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Sovereign-wealth fund to speed up government programs

(Conclusion)

The rationale for a Philippine wealth fund can be found in the host of Asian and other countries that have established their own sovereign-wealth funds (SWFs) just to induce economic growth. A rise in the level of economic activity, after all, induces a ripple of benefits that range from increased income to higher government revenues, exemplified by higher tax collections.

Vietnam conceptualized its own SWF on June 20, 2005, after its own reserve level rose. It started its own fund in August of the     following year and called it the Vietnam State Capital Investment Corp. (SCIC).

SCIC’s primary objectives are to facilitate reforms of state-owned enterprises and improve efficiency of the state capital utilization.  It was mandated to represent state capital interest in various types of business areas, including financial services, energy, manufacturing, telecoms, construction, transportation, consumer products, health care and information technology.

It has since contributed capital to various ventures and agreed in the equitization, or the reverse of privatization, of other enterprises.

This Vietnam model can serve as the Philippines’s own as the Aquino administration puts up a buffer fund that would contribute to the pursuit of public-private partnership projects.

There is, however, a legal hurdle that the Aquino administration would have to contend with as the present Bangko Sentral ng Pilipinas (BSP) charter frowns on constituting such a wealth fund as what other sovereign nations have done.

This, though, is easy to deal with, as Mr. Aquino appears to have a firm grip on both chambers of Congress, which can then allow the BSP, through legislation, to amend its charter. The members of Congress, we are sure, would not do anything to defer the advancement of the country’s economy and what better way to show this than by approving posthaste the first hint of the BSP that it wants to change its charter to enable it to put up a sovereign-wealth fund.

The putting up of such a fund as soon as possible would be very timely. The recent signing of a framework agreement for the cause of lasting peace in Mindanao would need economic activities that could only be realized with the government having its own sovereign-wealth fund. By way of explanation, if the government has its own SWF, it need no longer suffer the consequences of agreeing to a disastrously high investment return as in the case of the MRT 3 project. That private endeavor, not too many may know, resulted in the punching of a huge hole in the government’s deficit levels as the ridership was not enough to pay for the costs of maintaining the line and assuring the 15-percent return.

The SWF acts as a buffer fund of sorts to insulate Filipinos from the consequences of lower allocations for government services, as the money intended for such, like the construction of schoolbuildings and new roads, is diverted to the MRT proponents.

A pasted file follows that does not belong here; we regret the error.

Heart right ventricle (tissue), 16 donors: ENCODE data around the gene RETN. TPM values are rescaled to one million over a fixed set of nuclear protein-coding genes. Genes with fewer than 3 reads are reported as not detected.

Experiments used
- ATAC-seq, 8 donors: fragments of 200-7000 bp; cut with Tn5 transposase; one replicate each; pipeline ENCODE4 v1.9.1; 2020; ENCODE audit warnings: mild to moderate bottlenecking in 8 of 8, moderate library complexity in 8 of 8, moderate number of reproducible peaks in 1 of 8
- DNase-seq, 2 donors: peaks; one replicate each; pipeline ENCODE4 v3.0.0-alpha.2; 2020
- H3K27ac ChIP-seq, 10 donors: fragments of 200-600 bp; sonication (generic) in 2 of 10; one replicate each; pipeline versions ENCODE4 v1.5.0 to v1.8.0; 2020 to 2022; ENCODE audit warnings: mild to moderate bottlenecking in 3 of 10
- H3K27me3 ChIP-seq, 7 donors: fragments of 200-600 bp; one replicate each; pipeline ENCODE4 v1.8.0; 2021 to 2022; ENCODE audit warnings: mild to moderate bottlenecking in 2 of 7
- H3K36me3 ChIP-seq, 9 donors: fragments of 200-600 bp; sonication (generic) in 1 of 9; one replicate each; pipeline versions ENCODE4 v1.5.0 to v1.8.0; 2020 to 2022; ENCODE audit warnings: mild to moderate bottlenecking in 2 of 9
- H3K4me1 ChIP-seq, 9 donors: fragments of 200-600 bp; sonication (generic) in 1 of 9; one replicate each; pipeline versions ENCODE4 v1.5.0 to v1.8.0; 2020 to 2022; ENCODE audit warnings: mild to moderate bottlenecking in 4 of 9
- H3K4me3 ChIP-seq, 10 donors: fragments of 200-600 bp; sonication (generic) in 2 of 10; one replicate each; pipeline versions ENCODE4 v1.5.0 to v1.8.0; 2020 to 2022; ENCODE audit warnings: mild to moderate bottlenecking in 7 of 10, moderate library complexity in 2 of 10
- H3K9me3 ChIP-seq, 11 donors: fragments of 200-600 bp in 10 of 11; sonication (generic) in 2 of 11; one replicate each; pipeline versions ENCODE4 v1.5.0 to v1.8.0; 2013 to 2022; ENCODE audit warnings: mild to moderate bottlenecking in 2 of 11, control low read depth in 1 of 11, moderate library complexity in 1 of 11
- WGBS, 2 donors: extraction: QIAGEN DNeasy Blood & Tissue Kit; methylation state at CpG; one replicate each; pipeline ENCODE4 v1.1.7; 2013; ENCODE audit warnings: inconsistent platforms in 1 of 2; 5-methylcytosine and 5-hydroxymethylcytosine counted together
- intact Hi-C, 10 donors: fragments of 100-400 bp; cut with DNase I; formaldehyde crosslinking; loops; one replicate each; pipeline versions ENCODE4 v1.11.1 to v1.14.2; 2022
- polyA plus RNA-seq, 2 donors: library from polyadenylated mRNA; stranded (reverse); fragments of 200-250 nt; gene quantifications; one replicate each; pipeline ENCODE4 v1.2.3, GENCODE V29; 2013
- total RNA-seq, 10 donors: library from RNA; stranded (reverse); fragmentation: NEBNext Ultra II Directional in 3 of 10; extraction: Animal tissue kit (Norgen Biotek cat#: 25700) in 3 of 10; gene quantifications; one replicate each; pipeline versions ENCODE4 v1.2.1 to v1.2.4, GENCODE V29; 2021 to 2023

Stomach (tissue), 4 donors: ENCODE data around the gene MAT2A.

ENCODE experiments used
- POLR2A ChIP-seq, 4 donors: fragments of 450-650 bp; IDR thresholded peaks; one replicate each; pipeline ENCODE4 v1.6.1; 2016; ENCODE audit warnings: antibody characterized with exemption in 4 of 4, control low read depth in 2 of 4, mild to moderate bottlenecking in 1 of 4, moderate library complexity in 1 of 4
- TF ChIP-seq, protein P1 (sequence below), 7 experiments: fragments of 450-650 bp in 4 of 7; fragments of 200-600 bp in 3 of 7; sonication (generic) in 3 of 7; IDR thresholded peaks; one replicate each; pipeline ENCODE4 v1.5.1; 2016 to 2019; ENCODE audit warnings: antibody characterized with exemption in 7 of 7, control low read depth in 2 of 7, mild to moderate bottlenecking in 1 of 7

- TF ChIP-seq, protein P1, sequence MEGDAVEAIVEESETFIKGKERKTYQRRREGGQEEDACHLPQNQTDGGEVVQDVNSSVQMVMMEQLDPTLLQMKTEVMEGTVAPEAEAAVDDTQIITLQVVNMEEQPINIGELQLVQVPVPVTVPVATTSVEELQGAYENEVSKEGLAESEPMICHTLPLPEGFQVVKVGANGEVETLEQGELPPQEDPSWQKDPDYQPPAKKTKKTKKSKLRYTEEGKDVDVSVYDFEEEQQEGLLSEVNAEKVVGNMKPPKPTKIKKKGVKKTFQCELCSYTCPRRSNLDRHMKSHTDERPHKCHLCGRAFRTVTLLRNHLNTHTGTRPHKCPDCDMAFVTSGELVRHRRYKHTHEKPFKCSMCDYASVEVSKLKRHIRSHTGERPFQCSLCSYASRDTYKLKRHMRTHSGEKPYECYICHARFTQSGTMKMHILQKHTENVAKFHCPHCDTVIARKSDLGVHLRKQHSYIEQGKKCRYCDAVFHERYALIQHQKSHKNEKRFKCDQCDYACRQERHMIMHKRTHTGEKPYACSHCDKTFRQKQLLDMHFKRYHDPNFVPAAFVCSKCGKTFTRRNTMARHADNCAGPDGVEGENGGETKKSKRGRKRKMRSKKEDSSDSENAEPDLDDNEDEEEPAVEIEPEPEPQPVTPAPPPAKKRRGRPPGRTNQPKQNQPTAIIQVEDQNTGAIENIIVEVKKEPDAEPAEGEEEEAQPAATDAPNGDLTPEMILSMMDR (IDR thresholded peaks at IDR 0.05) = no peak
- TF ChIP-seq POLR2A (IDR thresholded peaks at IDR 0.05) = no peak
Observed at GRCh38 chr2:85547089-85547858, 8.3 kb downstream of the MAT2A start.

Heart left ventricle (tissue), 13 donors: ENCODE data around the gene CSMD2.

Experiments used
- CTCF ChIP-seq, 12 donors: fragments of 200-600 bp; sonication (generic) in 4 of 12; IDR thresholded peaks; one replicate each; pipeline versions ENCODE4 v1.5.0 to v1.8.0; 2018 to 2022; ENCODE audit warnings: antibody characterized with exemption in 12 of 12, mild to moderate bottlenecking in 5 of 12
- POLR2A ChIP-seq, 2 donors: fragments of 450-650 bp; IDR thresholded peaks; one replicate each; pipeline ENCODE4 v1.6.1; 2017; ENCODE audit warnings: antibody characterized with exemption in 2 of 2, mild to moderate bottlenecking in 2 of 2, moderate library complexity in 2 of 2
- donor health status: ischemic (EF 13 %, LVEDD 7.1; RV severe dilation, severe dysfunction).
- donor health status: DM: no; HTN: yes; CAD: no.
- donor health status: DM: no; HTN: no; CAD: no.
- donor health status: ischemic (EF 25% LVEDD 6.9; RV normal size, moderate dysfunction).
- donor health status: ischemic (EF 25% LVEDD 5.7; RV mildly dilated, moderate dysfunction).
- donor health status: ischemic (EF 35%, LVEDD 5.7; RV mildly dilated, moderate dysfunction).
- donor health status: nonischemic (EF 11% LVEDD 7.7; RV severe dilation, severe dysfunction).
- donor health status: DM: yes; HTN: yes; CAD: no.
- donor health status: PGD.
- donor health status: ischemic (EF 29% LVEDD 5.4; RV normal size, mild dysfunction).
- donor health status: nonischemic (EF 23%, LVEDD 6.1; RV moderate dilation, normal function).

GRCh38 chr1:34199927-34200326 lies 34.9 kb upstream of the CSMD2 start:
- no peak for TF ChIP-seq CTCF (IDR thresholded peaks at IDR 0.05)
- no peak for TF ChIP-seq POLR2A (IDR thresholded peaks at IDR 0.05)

Outside of Vietnam, the other Asian countries that have their own SWFs are Malaysia with its Khazana Nasional, New Zealand with its Super Annuation Fund, Singapore (Temasek Holdings), Indonesia (Government Investment Unit), China with its three SWFs, namely, the China National Security Fund, China Investment Corp. and China’s Africa Development Fund; Brunei with its Investment Agency and Australia with its Future Fund.

According to the influential Sovereign Wealth Fund Institute,  which charts the course of SWFs all over the world, there has been a shift from the “traditional reserve management to sovereign-wealth management.”

The institute said, “Many central banks possess reserves massively in excess of needs for liquidity or foreign-exchange management.”

Studies done by the BusinessMirror show that the BSP can apportion $20 billion as a start-up fund and still leave more elbow room for the monetary authority to flex its muscles in making sure that inflation does not rear its ugly head, its very reason for being.

After all, the start-up fund amounts to just a little over a year of remittances from the army of talented Filipinos.

The BusinessMirror extrapolations show that the remittances had an average growth of 14.2 percent in the last six years owing to a diversity of skills and destinations. In 2010 the record high of $18.8 billion in remittances accounted for 10 percent of the country’s gross domestic product. 

With a Philippine wealth fund, the overseas Filipino workers would be indirect participants in a government push to achieve double-digit growth. That alone would give the OFWs the added pat on the shoulder that they richly deserve.

Indeed, many bankers I talked to agree that the anti-corruption agenda of Mr. Aquino and the growth that the country is experiencing relative to the downturn in other economies, as well as the push for infrastructure projects, would have an added dimension when the Philippine wealth fund is established.

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